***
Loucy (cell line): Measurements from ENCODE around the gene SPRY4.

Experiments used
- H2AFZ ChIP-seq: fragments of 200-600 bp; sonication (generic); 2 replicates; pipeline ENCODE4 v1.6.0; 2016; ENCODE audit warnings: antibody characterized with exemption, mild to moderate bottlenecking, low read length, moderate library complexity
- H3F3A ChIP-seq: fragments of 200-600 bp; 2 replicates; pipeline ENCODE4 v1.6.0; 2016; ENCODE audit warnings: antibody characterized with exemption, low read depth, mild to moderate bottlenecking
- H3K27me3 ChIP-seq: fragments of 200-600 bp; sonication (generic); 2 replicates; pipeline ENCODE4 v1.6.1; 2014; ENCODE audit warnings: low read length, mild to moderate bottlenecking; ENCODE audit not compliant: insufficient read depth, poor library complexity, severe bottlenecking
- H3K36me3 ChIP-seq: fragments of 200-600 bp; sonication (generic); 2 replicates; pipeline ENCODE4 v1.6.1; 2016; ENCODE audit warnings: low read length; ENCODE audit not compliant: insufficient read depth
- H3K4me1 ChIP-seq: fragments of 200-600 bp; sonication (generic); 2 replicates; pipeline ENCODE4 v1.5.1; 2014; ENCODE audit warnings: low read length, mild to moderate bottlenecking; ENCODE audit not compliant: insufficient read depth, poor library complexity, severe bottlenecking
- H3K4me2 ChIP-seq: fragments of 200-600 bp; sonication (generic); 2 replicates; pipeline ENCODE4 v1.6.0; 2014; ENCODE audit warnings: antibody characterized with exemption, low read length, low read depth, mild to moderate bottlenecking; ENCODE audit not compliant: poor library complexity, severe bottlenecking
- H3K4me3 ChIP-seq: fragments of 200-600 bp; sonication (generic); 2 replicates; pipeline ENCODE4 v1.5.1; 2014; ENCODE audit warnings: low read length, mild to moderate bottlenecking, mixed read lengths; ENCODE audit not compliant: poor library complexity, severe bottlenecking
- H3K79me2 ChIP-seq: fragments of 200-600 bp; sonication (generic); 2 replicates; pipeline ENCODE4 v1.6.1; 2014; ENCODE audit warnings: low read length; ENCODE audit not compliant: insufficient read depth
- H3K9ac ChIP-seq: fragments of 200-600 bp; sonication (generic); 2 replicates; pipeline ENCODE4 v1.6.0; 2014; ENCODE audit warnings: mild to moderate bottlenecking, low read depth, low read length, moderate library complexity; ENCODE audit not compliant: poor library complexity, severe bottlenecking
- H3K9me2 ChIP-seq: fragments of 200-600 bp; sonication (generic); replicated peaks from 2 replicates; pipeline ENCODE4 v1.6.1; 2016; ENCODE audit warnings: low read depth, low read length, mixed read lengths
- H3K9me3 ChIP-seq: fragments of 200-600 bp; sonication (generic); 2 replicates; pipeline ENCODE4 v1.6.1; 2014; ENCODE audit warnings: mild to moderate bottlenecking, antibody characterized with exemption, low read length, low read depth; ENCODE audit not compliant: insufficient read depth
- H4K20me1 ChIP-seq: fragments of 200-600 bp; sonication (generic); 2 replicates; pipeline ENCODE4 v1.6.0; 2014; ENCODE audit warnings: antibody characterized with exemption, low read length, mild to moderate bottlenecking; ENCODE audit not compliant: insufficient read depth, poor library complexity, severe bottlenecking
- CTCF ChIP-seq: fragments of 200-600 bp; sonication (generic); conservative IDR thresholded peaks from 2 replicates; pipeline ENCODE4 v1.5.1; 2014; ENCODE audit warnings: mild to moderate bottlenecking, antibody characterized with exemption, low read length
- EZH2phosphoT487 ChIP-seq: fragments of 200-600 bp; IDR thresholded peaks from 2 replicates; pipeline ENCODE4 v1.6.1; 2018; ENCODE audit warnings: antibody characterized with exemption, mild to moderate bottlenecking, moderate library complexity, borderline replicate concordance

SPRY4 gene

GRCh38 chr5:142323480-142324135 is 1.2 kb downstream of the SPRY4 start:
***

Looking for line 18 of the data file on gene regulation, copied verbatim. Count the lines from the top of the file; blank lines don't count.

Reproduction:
GRCh38 chr5:142323480-142324135 is 1.2 kb downstream of the SPRY4 start: